Stigmatization of People Living Without Status: Illegalization and Criminalization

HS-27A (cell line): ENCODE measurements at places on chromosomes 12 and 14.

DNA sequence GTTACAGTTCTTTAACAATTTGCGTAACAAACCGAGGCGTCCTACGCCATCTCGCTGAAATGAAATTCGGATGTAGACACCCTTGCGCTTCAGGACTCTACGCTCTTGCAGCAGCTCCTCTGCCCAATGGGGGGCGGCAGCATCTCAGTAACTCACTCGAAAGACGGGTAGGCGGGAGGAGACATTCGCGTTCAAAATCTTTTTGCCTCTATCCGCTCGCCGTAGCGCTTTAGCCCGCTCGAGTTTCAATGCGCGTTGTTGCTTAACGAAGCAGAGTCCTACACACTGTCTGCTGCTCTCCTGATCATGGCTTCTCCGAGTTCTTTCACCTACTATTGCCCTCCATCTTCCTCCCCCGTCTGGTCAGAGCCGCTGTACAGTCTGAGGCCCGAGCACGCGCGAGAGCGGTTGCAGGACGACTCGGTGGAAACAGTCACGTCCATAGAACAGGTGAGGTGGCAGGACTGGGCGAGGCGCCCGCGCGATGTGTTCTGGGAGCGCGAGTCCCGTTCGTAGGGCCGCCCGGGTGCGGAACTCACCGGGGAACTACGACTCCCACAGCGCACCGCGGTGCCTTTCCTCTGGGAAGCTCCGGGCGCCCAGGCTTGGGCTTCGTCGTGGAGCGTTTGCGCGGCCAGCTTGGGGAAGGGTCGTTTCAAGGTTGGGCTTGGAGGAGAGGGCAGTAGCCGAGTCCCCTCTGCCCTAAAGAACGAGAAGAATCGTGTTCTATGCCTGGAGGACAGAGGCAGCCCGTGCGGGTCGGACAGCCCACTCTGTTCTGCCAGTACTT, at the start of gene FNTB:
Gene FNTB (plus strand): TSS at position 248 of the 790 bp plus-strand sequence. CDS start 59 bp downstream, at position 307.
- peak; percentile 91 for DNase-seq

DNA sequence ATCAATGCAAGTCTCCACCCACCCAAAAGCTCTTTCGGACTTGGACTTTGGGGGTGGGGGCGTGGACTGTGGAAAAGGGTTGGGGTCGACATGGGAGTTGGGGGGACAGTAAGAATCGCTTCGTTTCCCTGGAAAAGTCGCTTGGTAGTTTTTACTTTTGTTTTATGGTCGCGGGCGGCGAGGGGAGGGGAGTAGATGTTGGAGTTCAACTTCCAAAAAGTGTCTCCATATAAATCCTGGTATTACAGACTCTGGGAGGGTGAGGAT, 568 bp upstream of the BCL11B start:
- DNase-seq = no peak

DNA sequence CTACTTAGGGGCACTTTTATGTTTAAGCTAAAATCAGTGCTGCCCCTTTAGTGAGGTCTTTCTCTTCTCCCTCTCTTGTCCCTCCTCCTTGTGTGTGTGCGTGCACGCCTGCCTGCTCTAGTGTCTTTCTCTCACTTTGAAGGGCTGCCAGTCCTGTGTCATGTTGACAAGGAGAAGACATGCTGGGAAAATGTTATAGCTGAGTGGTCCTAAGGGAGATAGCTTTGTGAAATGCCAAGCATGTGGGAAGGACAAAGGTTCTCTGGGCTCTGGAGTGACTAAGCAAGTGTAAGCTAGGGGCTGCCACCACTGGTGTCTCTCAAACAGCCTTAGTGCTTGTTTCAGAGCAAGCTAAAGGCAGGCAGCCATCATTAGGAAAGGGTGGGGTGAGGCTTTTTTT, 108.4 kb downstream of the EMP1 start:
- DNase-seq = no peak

The literature establishes that people without immigration status in Canada are popularly portrayed as morally inferior [14, 16, 17], as taking advantage of Canada’s generosity [24, 28, 31], or as threats to national security [24, 30]. According to the articles we reviewed, the idea that people without status do not deserve access to healthcare and social services because they do not contribute to the system is prevalent in Canada [16, 32]. For example, a problematic view noted by Vanthuyne et al. [14] is that only taxpayers and Canadian citizens are deserving of care, while those without status are undeserving because they do not contribute to the tax base, thereby straining the system for Canadians. The argument that people without status do not contribute has been challenged as incorrect, as these individuals do pay sales tax, effectively supporting a system from which they do not derive any benefit [13]. Still, our review highlights that irregular migration has come to be associated with criminality [21, 24, 33], and that people without status, particularly those who are racialized, are popularly perceived in Canada as abusive of Canadian institutions, having not arrived through “regular” channels [14, 16, 32]. Problematically, such views are prevalent among healthcare professionals [14, 16]. This stigmatization and criminalization can lead to migrant illegalization, or what Villegas [22] calls a “process of excluding immigrants from the benefits associated with being members of a nation-state” (p. 192). The illegalization of people without status in Canada serves as justification for governments not fulfilling their right to health [17, 34]. Provincial governments justify denial of most subsidized health services to non-status immigrants as a necessary result of limited resource allocation [17]. Some authors of the reviewed articles argue that such restrictions are rooted in racism and xenophobia [30, 33].